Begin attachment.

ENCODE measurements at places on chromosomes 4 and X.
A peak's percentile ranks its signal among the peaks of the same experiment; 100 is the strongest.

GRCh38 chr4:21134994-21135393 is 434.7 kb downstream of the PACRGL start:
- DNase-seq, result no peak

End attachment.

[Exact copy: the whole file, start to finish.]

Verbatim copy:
ENCODE measurements at places on chromosomes 4 and X.
A peak's percentile ranks its signal among the peaks of the same experiment; 100 is the strongest.

GRCh38 chr4:21134994-21135393 is 434.7 kb downstream of the PACRGL start:
- DNase-seq, result no peak